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Jobs introduces the iPad

On April 3, 2010, then Apple CEO Steve Jobs took the stage at a special company event in San Francisco and introduced the iPad, the tablet computer that would launch a new category of devices.

Five years later, the market is flooded with tablets of varying sizes from rival companies, as well as many, many versions of the iPad from Apple. Click through this gallery to take a look at the evolution of the iPad over the years.

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iPad

The original iPad had many of the features of the iPhone and came with 256MB of RAM, and a 1024x768 display. As for memory, there were 16GB, 32GB, and 64GB versions.

CNET Reviews said at the time that "the Apple iPad is the first affordable tablet computer worth owning, but it won't (yet) replace your laptop."

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Photo by: Josh Miller/CNET

iPad 2

With the launch of the second generation of the iPad, the tablet became dramatically thinner and boasted both front and rear cameras, FaceTime video chat, a faster processor and 3G options for both AT&T and Verizon.

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iPad 3

Apple's third iPad included a stunning new "Retina" display, matched by a quad-core graphic processor and the world's largest app and media store to feed it content. The device also added a proper 5-megapixel rear camera, with 1,080-pixel recording quality.

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Photo by: Josh Miller/CNET

iPad Mini

Then came the iPad Mini, an ultrathin and -light design with a more intimate and booklike size than the larger iPad. The cameras, storage capacities and optional LTE antenna were comparable to what was found on the larger size iPad. And the screen's dimensions allowed it to elegantly display larger-format magazines and apps.

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iPad 4

With a faster A6X processor and graphics power, the fourth-gen iPad was otherwise identical to its recent predecessor -- same size, weight and Retina screen. It was heavy to hold in one hand, and most older accessories wouldn't work without a pricey Lightning adapter.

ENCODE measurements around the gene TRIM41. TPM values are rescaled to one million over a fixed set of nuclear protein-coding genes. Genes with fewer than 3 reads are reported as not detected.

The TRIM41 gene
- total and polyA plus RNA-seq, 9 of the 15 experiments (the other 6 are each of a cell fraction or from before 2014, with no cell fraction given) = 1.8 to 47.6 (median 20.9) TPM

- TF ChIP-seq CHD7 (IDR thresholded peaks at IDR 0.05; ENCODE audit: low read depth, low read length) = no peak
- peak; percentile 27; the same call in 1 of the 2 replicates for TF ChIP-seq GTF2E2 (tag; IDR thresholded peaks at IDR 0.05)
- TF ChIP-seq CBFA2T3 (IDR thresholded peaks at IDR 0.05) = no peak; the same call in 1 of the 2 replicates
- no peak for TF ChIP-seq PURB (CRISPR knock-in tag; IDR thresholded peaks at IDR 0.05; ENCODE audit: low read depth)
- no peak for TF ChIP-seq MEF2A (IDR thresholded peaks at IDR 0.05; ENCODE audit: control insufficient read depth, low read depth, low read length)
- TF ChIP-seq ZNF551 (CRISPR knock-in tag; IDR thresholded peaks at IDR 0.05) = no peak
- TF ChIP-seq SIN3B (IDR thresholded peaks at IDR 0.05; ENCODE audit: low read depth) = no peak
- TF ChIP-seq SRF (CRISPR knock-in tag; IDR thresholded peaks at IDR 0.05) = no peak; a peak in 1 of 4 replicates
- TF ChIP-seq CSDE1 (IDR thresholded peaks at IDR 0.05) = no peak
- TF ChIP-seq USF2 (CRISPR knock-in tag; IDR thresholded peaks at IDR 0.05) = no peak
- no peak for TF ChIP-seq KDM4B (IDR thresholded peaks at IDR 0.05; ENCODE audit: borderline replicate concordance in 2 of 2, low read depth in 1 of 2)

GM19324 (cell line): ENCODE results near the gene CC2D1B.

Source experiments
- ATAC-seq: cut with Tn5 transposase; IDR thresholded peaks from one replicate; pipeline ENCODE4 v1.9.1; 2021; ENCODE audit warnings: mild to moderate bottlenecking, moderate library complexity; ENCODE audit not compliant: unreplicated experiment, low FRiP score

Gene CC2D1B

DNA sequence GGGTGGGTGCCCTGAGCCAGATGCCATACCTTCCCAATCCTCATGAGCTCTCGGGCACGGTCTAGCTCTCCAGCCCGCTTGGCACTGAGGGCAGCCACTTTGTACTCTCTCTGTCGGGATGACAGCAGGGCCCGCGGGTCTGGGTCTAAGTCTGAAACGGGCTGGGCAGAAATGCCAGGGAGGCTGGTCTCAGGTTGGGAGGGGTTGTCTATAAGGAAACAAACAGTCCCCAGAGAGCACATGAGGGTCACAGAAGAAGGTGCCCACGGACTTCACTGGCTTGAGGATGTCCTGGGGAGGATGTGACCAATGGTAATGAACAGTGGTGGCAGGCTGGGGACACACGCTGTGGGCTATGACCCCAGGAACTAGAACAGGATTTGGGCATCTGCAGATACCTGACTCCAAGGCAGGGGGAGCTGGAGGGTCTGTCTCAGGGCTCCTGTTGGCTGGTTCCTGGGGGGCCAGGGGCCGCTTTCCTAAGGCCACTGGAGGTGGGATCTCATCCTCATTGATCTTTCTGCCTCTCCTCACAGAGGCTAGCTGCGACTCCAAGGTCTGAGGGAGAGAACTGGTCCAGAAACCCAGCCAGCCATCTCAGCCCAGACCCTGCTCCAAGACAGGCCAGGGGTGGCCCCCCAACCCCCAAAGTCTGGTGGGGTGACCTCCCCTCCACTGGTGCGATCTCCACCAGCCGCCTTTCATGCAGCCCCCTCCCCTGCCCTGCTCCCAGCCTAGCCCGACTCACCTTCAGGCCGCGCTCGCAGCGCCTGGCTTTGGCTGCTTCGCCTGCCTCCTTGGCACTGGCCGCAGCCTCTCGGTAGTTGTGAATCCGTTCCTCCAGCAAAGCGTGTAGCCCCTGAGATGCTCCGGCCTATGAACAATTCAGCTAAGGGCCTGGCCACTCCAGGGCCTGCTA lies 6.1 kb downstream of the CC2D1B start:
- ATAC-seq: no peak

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Photo by: Josh Miller/CNET

iPad Mini 2

The iPad Mini 2 with Retina display added an excellent high-resolution screen and a far faster A7 processor. It topped things off with improved Wi-Fi and LTE connectivity and battery life that was as good as, or better than, that of the original iPad Mini.

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iPad Air

The iPad Air delivered upgraded performance while managing to keep battery life comparable to that of the standard iPad. It was also 20 percent thinner and 40 percent lighter.

An improved front-facing camera made FaceTiming look better, and the Retina Display still looked great.

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iPad Mini 3

The iPad Mini 3 was a little light on the upgrades. But both the display and battery life were excellent, according to CNET Reviews, and the device added Touch ID.

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Photo by: Sarah Tew/CNET

iPad Air 2

In 2014, the iPad Air 2 got an improved A8X processor, better rear and front-facing cameras, an even thinner and lighter design, an antireflective screen, a Touch ID fingerprint sensor and more built-in storage at higher configurations than the previous version.

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Photo by: Sarah Tew/CNET

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